Monsanto gets FDA GRAS for trans-fat free soybeans

By Caroline Scott-Thomas

- Last updated on GMT

Related tags: Trans fats, Nutrition, Monsanto

The Food and Drug Administration (FDA) has issued a letter of no objection that Monsanto’s ‘nutritionally improved’ soybeans are generally recognized as safe (GRAS), enabling food makers to test the soy oil.

The agricultural giant’s Vistive Gold soybeans are intended to provide oil that could be used reduce the amount of trans or saturated fat in foods. Monsanto already has low-linolenic soybean oils on the market under its Vistive brand – KFC and Kellogg’s have both used Vistive to slash trans fats from their products – but the company claims that its new generation traits confer “significantly extended fry life” ​and are more stable at high temperatures than either existing Vistive oils or conventional soybean oils.

Vice chairman of Qualisoy, a marketing body for the soybean industry, and soybean farmer Victor Bohuslavsky said: "Oil from these beans can help food companies meet their reduced trans and saturated fat goals. It's also got the flexibility to be used alone or with other oils to optimize cost and taste."

Soybeans are generally high in linolenic acid, which reduces the shelf life and stability of products made from soy oil. To overcome this problem, soy oil is often partially hydrogenated to reduce linolenic acid levels. But this in turn produces artery-clogging trans fatty acids.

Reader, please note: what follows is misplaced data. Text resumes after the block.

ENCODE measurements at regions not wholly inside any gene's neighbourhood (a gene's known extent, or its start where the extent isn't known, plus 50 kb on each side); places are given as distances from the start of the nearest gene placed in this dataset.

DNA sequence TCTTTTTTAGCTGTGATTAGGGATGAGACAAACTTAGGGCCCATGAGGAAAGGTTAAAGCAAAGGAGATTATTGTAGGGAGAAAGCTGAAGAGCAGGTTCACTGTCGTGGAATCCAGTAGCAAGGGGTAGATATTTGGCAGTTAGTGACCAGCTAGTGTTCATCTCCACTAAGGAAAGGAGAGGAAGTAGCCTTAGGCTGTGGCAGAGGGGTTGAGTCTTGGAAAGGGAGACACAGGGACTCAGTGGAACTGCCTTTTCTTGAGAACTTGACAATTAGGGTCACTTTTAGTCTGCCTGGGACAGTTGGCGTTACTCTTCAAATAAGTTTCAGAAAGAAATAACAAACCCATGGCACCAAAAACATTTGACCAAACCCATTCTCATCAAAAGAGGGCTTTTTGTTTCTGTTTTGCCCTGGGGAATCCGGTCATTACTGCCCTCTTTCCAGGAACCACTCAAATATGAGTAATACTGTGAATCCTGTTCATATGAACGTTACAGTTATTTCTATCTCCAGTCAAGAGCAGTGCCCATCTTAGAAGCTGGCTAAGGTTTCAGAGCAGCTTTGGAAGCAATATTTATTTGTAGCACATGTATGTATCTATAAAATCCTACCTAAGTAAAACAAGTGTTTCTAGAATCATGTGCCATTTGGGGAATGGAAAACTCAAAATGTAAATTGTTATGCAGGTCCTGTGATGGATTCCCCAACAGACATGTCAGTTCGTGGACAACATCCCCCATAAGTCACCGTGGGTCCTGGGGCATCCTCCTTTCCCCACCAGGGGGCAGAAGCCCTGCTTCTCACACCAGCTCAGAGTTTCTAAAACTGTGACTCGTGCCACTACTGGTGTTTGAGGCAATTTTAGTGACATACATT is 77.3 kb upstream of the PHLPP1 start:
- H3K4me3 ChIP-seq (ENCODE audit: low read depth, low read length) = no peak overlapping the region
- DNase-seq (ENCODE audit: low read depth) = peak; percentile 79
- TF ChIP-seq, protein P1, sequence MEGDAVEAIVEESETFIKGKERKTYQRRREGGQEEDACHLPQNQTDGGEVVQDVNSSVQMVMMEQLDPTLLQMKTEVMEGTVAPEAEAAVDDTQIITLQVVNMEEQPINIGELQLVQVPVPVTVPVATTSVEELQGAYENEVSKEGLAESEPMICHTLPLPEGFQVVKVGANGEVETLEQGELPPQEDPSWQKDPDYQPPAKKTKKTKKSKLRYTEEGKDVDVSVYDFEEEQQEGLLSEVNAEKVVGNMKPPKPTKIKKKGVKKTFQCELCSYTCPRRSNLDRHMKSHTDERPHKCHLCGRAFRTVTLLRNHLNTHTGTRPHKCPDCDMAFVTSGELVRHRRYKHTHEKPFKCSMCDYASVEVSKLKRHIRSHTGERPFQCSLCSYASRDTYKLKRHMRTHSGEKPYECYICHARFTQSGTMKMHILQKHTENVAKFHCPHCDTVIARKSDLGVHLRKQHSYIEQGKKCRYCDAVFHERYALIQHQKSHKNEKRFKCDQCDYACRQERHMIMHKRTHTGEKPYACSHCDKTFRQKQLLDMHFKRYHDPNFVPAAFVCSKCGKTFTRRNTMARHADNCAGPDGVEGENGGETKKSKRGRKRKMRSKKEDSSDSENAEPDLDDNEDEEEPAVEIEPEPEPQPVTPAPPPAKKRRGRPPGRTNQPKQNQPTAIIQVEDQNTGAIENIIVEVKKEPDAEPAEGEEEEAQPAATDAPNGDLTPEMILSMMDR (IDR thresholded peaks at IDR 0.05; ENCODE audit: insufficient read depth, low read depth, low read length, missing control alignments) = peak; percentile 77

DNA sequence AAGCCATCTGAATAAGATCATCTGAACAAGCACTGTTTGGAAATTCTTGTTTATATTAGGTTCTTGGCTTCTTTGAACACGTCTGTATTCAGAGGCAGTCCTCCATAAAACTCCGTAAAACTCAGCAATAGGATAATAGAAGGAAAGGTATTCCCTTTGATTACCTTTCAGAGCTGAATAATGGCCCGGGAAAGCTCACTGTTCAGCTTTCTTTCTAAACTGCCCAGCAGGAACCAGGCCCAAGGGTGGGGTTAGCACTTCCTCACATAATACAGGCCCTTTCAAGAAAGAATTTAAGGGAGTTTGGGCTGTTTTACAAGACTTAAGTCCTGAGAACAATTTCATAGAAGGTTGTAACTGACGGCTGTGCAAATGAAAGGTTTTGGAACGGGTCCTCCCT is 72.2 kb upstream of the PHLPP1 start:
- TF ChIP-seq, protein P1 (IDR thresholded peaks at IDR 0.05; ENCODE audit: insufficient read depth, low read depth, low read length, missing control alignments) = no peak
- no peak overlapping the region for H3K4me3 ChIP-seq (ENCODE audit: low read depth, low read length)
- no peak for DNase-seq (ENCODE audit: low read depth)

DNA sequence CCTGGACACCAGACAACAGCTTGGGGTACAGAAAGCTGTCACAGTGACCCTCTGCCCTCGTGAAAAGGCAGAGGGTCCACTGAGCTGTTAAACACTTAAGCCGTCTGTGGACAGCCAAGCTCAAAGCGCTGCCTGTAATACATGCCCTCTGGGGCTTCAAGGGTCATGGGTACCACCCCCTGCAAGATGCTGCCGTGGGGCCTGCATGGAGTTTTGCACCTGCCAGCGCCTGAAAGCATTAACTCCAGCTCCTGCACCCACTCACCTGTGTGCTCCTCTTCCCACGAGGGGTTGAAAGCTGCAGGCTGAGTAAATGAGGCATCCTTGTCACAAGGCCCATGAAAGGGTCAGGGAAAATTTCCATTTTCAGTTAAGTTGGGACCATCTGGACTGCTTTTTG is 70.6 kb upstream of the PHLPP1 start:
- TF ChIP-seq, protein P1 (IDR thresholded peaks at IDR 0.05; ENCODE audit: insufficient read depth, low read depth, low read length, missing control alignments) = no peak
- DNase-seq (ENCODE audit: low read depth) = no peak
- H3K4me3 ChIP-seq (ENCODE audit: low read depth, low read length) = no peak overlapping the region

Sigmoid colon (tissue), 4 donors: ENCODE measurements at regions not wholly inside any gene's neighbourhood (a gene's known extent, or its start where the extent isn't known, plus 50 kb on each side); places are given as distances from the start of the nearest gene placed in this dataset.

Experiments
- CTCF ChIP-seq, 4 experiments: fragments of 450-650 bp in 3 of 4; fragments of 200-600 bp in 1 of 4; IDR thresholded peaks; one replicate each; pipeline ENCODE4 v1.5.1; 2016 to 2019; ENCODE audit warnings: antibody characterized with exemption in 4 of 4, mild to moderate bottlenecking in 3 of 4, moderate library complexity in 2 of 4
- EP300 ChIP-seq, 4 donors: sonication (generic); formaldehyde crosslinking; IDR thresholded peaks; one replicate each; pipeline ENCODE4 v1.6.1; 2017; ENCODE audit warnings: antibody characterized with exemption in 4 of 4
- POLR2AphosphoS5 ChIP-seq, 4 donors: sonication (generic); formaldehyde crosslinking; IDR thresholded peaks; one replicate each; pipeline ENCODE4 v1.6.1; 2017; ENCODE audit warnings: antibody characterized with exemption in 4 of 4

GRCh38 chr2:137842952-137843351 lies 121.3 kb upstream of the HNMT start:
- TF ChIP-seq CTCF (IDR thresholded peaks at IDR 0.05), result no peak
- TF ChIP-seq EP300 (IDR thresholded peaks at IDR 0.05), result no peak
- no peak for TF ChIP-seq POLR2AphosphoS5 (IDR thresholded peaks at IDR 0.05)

Plant breeders such as Monsanto have responded by tackling the problem in the bean, in order to eliminate the need for hydrogenation.

Monsanto's global technology lead for oilseeds Roy Fuchs said: "This product could offer farmers and the food industry an opportunity to help meet a growing demand for healthier foods.”

The company said it is seeking food application partnerships with companies interested in developing foods containing the oil.

Food manufacturers have been under increasing pressure to eliminate trans fats from foods, after evidence mounted to show they raise levels of LDL (so-called ‘bad’) cholesterol, while lowering levels of HDL (‘good’) cholesterol, thereby clogging arteries and causing heart disease. On the back of growing concern, the FDA issued a regulation which came into effect in 2006 requiring manufacturers to list trans fatty acids on the nutrition panel of foods, providing further motivation for manufacturers to slice trans fats from their products.

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